U-M Experts on What Happens When Courts Get Involved in Presidential Elections
Americans are used to getting election results the evening of Election Day, soon after the polls close. But historically, results weren’t declared on Election Day at all. It’s only been in the last 40 years, with the advent of TV news, that organizations have “called” the election on the night of voting, and that “call” is not official. Official results cannot be certified on the day of the election, since all votes have to be counted and the Electoral College process needs to unfold— and, at times, as in 2000, the results might be contested.
So what does it mean to contest the results of a presidential election in the courts? How could the process end up in the Supreme Court, and what are the implications of that possibility?
Two U-M experts in the litigation of election results held a lively conversation to answer those questions during a Democracy & Debate Theme Semester virtual event that took place as ballots were still being counted in several states Wednesday, and President Donald Trump’s campaign was pursuing and filing lawsuits in some states, including Michigan.
Michigan Law’s Frank G. Millard Professor of Law Samuel Bagenstos and Ralph W. Aigler Professor of Law Ellen Katz discussed the process of certifying the vote, and provided background and context about what happens when courts get involved in presidential elections.
The ballot counting process always takes time, they said, but noted that the COVID-19 pandemic added complexities this year. Katz said that it was important to keep in mind the changes the pandemic created for existing election law, which has given rise to some litigation. They also reviewed how the Electoral College works before diving into details about the federal court’s role in litigating election results.
“Announcements of winners on election night are always projections—not certification of winners,” Katz said.
“The counting always goes on afterwards. It goes on in roughly half of the states that still accept ballots after Election Day, but even in the states that have a firm cutoff on Election Day. Counting continues in various places and we’re seeing that going on right now.”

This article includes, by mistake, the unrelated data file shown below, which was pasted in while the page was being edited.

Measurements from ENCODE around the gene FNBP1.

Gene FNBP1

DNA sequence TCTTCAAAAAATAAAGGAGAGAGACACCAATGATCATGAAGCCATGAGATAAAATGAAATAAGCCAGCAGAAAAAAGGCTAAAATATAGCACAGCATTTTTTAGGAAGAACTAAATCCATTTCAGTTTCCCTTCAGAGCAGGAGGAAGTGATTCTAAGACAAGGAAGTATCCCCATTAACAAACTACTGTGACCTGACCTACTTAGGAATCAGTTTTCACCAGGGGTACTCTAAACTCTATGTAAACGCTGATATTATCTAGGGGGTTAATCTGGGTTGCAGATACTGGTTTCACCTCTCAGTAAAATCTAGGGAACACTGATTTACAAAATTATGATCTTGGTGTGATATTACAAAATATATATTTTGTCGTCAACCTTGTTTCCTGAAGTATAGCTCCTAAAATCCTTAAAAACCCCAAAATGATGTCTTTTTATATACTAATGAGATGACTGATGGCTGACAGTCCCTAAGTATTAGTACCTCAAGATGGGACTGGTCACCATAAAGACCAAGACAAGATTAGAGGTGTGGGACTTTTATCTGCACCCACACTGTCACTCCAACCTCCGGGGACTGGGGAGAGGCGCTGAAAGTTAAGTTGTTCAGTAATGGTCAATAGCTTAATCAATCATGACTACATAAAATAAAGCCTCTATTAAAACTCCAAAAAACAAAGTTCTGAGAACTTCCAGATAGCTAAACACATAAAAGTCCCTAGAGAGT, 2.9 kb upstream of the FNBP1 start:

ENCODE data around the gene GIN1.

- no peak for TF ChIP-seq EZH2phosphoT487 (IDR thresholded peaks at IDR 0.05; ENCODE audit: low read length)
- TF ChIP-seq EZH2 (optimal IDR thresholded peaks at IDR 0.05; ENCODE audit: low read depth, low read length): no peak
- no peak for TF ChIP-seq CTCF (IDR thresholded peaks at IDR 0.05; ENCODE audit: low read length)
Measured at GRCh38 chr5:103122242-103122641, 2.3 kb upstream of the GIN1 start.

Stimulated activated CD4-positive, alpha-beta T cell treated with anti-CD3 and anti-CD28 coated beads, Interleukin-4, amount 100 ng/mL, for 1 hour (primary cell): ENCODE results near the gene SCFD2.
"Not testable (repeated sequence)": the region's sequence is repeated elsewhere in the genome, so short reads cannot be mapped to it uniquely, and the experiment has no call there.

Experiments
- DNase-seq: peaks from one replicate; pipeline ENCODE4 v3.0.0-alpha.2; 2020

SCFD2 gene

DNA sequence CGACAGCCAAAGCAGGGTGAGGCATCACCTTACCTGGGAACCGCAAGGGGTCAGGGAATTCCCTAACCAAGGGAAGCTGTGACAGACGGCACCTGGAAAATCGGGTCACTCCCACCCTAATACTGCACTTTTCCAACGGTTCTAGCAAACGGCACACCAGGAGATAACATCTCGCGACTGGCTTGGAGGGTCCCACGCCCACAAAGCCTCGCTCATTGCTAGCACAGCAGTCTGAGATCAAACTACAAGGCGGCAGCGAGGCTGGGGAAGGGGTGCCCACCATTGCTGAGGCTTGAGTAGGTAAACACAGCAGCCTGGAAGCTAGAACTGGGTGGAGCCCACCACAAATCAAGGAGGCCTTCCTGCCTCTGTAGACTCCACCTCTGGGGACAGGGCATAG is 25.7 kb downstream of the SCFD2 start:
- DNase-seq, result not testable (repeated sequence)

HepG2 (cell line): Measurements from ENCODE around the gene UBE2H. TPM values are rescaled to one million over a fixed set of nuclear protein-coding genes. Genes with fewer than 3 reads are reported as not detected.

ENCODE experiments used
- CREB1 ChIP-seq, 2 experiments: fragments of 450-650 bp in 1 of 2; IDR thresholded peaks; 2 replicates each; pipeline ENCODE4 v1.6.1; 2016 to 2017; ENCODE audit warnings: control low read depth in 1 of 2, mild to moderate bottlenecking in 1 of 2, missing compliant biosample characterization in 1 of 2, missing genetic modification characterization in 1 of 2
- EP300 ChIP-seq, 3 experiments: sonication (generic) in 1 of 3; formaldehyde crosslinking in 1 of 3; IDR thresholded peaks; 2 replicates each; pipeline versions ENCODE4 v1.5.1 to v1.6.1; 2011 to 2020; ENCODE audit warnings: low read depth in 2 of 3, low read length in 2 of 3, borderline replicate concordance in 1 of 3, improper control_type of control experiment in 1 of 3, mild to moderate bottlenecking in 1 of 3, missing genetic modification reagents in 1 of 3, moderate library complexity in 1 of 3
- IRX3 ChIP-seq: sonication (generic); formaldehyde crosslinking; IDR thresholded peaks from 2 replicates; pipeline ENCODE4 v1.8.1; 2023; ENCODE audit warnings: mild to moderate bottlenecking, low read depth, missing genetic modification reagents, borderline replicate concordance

Bagenstos explored the intricacies of disputing election results in the courts and shared potential scenarios of what could occur.
“There is this lingering issue, which could end up getting fought out in the federal courts and the Supreme Court, whether a state supreme court has the power to interpret a state constitution to override a state statute with regard to presidential elections,” he said, noting that this question has been floating around since the contested Bush-Gore election in 2000.
They answered questions from the 300 viewers including what legal ground there is for mail-in ballots to be challenged, what the Trump lawsuit against Michigan is all about, and what the pros and cons are of the Electoral College.
They wrapped up the hour-long conversation by sharing how impressed and encouraged they are by their students who are pushing forward to strengthen voting rights.
“Even if you feel uneasy at this moment, I do sense that this is part of an ongoing process that we will always be working on to make elections more fair and increase access for people who are encountering obstacles. I know [our students] are going to keep fighting for these things,” Katz said.
“We have the best students at Michigan, I really mean that,” Bagenstos added.
“In the sense that people who are just so incredibly smart and engaged, and really care about the world and about using the skills that we’re giving them to go out and try to fix the things that need fixing in the world. It’s really amazing.”